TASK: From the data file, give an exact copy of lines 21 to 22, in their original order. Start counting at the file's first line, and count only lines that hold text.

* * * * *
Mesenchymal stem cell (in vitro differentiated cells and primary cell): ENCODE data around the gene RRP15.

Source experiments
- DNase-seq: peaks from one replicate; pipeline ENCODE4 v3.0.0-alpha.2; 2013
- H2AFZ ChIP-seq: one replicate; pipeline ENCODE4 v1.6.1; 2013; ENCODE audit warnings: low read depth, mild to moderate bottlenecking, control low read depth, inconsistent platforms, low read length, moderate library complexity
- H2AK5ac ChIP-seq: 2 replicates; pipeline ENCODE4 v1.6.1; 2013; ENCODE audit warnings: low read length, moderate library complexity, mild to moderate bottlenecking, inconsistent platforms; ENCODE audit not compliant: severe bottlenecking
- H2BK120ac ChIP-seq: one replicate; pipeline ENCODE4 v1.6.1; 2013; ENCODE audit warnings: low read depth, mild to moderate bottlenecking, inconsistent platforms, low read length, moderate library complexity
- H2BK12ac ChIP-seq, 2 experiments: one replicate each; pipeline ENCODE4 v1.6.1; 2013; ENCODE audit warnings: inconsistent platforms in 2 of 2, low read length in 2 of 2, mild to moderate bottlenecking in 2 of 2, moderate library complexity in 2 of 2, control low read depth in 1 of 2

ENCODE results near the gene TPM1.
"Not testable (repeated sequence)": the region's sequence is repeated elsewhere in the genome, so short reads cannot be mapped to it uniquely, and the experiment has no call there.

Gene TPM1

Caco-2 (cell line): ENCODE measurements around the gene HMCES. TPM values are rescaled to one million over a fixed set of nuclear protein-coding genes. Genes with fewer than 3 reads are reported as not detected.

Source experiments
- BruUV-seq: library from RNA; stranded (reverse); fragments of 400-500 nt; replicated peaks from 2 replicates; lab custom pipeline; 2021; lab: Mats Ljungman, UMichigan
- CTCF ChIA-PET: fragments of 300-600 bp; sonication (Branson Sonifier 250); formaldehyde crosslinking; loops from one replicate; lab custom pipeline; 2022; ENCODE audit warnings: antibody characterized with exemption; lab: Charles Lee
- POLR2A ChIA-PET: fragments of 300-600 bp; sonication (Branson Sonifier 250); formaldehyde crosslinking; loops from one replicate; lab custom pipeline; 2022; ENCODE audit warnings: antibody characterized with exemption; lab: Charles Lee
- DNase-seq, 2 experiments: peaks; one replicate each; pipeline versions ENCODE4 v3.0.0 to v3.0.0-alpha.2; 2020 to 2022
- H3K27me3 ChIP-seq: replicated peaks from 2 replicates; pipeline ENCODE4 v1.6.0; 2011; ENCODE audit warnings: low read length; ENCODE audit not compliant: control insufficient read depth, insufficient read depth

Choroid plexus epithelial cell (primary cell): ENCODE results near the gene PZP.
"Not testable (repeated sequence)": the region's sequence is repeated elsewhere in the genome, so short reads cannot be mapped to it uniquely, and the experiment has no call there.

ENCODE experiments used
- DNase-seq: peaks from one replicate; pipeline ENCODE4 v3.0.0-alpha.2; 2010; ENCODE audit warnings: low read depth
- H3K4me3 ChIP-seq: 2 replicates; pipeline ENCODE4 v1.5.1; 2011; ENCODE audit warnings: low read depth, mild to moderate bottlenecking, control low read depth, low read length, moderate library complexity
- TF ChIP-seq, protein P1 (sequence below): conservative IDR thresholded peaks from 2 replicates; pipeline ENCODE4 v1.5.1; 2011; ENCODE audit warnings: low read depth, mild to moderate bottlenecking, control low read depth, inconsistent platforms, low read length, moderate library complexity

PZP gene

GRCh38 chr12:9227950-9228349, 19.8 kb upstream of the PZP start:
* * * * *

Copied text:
- DNase-seq: peaks from one replicate; pipeline ENCODE4 v3.0.0-alpha.2; 2010; ENCODE audit warnings: low read depth
- H3K4me3 ChIP-seq: 2 replicates; pipeline ENCODE4 v1.5.1; 2011; ENCODE audit warnings: low read depth, mild to moderate bottlenecking, control low read depth, low read length, moderate library complexity